This collection of short stories became a great success and the young author was awarded the Anton Wachter prize. Far from being a form of self-expression, writing, Kellendonk says, is a form of study by means of the imagination. In the title novella Bouwval, ten-year-old Ernst discovers one day to his joy that he is able to have ideas, even though his first, during a family visit to his grandfather, is laden with doom. He had hoped he was the crown prince who would one day lead his family to fortune; instead, he learns that he comes from a branch of the family notorious for its liars and layabouts.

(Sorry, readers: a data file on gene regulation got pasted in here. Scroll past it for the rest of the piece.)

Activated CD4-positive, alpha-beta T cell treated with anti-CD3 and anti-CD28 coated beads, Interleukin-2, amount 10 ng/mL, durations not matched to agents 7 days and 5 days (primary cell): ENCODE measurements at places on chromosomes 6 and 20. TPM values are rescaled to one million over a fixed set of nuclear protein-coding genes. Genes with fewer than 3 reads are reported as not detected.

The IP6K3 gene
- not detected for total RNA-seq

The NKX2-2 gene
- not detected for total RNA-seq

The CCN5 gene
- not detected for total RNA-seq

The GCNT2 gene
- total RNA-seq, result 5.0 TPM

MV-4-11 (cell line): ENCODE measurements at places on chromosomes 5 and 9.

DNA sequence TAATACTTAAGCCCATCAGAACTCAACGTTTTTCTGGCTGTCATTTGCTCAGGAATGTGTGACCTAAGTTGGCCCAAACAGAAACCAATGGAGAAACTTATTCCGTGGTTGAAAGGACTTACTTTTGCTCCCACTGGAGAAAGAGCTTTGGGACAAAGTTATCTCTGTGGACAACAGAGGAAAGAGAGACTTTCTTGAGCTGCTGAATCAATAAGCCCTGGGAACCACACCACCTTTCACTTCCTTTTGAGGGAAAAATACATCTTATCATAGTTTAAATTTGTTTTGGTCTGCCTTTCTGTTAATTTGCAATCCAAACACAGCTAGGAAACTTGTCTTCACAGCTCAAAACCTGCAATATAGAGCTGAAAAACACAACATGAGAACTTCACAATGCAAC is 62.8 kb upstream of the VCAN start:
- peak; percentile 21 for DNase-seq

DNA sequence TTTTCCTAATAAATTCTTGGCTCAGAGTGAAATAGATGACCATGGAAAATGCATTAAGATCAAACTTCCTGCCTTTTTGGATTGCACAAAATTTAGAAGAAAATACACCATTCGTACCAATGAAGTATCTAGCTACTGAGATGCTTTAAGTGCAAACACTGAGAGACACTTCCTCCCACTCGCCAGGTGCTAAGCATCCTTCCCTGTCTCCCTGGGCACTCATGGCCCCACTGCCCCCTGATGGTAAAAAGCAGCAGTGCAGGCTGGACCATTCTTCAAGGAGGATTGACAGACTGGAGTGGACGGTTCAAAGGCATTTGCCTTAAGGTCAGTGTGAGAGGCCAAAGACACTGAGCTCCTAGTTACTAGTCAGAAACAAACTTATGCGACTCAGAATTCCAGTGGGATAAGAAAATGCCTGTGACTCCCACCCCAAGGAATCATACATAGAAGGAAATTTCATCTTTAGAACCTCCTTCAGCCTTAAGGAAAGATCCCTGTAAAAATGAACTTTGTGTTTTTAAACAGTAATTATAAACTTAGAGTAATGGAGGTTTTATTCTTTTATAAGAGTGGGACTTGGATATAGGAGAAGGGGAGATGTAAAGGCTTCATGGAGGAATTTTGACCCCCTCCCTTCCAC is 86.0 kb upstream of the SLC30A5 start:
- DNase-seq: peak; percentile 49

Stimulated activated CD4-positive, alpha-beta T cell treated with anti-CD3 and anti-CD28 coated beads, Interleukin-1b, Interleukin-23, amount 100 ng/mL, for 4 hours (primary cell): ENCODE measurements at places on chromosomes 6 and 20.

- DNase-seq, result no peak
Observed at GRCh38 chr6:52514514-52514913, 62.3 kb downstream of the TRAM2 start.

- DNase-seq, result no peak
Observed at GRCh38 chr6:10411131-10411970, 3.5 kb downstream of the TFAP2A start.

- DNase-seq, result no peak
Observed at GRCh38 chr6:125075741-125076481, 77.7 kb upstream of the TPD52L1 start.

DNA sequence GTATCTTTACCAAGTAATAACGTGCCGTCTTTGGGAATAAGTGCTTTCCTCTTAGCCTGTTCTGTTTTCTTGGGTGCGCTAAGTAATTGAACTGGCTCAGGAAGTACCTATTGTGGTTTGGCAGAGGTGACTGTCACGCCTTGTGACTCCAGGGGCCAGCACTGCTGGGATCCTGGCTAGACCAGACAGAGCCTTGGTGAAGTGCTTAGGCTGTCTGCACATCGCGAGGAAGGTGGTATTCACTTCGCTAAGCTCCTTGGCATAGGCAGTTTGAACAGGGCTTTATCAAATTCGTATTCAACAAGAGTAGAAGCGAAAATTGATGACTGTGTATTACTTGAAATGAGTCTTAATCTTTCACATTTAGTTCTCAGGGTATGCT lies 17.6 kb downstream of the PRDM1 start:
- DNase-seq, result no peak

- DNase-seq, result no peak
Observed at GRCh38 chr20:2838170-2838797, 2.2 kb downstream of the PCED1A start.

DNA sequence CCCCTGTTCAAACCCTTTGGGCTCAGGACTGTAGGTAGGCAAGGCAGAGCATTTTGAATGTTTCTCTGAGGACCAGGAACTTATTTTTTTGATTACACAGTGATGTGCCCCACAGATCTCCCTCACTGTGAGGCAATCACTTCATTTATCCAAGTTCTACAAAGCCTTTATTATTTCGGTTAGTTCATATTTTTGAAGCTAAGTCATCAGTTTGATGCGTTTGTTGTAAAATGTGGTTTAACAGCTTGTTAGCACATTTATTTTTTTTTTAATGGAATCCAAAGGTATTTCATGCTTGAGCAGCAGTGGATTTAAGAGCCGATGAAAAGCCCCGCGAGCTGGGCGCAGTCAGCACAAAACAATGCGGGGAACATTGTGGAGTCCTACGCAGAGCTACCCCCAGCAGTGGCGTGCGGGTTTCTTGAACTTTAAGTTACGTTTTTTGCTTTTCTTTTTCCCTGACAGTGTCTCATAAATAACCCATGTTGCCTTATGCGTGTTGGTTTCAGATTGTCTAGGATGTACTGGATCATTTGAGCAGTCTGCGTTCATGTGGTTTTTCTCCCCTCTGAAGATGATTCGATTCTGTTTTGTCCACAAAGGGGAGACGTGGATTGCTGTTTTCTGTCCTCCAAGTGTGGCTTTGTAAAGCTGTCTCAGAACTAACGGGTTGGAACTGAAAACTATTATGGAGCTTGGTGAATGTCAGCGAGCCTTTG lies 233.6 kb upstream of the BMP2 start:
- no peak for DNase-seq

In the second story Achter het licht (‘Beyond Light’), Kellendonk gives his tragi-comic sense of caricature full reign. In the third, De waarheid en Mevrouw Kazinczy (‘The Truth and Mrs Kazinczy’), he again minutely examines the question of imagination versus reality. Van Stakenburg discovers that the letters he has been working on for his thesis are forgeries. His landlady Mrs Kazinczy shows him no sympathy and instead tells him the incredible story of her own life. What is imagination and what is reality? Where should one stand between the two? Kellendonk’s stimulating literary study raises intriguing questions.